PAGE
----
As the temperature of a gas increases, what happens to the particles of the gas?

2 Answers
Apr 8, 2017

An increase in total kinetic energy
An increase in the speed of individual particles


The total kinetic energy of an ideal atomic gas is given by #3/2Nk_BT#, where #N# is the number of atoms, #k_B# is the Boltzmann constant, and #T# is the temperature.

From this, it can be seen that an increase in temperature causes an increase in the kinetic energy of the particles in an ideal atomic gas.

This can also be applied to other ideal gasses with more complex molecules and real gasses.

The kinetic energy of a single particle is given by #(mv^2)/2#, where #m# is the mass of that particle and #v# is the velocity of that particle. Thus, an increase in total kinetic energy will cause particles to overall speed up.

Apr 8, 2017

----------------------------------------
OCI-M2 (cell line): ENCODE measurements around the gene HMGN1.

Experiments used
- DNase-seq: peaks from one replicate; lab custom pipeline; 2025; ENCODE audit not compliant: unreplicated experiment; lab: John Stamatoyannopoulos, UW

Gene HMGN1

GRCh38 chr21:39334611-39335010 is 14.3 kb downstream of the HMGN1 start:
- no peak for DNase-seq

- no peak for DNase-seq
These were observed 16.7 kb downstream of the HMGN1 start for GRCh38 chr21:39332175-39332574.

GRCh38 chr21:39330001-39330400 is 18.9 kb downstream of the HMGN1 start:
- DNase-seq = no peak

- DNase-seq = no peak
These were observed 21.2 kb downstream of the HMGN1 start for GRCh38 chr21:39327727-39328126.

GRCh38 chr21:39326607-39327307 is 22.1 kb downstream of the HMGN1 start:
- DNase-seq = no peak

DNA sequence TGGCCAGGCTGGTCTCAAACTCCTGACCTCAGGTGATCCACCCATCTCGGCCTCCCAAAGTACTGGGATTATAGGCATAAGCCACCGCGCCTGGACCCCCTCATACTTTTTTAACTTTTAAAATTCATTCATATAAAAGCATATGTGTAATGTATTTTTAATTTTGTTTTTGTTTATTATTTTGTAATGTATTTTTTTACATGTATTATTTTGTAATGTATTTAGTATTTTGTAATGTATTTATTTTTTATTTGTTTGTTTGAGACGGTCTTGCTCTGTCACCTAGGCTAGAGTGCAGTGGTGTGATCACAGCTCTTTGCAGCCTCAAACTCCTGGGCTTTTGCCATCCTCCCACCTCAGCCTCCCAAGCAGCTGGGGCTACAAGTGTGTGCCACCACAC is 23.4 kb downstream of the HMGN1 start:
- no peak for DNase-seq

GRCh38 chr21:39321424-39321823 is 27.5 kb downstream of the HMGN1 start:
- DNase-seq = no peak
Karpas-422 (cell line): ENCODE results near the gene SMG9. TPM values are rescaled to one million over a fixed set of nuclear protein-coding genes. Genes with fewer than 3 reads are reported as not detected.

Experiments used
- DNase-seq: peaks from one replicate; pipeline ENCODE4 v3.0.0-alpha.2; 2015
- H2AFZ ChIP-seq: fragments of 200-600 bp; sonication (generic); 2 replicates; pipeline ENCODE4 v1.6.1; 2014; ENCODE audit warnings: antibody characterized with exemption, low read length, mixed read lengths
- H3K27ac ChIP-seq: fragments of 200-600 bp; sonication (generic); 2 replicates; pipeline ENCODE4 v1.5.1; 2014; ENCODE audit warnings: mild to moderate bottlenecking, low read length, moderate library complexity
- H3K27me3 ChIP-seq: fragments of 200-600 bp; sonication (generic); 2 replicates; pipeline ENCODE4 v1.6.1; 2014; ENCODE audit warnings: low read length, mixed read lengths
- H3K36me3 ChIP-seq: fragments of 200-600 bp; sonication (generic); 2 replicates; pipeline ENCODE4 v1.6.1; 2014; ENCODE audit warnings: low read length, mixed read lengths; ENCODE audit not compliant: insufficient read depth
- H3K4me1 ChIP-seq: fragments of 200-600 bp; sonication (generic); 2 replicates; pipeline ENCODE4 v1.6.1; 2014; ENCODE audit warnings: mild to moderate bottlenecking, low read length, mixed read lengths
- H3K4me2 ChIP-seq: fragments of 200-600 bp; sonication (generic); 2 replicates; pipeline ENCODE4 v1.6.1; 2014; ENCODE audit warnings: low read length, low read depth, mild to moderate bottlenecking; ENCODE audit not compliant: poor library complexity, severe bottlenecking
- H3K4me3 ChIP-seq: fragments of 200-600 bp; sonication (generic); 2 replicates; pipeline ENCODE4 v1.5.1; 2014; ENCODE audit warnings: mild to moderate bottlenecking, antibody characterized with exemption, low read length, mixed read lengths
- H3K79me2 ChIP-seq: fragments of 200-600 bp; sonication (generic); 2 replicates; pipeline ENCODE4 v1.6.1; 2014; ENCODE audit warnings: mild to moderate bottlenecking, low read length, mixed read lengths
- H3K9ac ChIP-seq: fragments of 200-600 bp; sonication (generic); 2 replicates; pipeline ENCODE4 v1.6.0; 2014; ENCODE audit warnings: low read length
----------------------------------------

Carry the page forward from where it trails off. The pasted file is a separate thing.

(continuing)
They move faster.


“Temperature” is an arbitrary measurement of heat energy (enthalpy). When the temperature of something increases it is because there is a source of higher energy interacting with the system.

Without worrying about what the source is, the effect is to transfer the energy as heat. When molecules are heated (absorb energy) they move faster – some, or all of the heat energy is converted to kinetic energy.

So, when a gas is heated, the effect is to make the molecules move faster. It is this more rapid, energetic motion of the molecules that create an increased pressure in a container due to the collisions of the molecules with the container walls.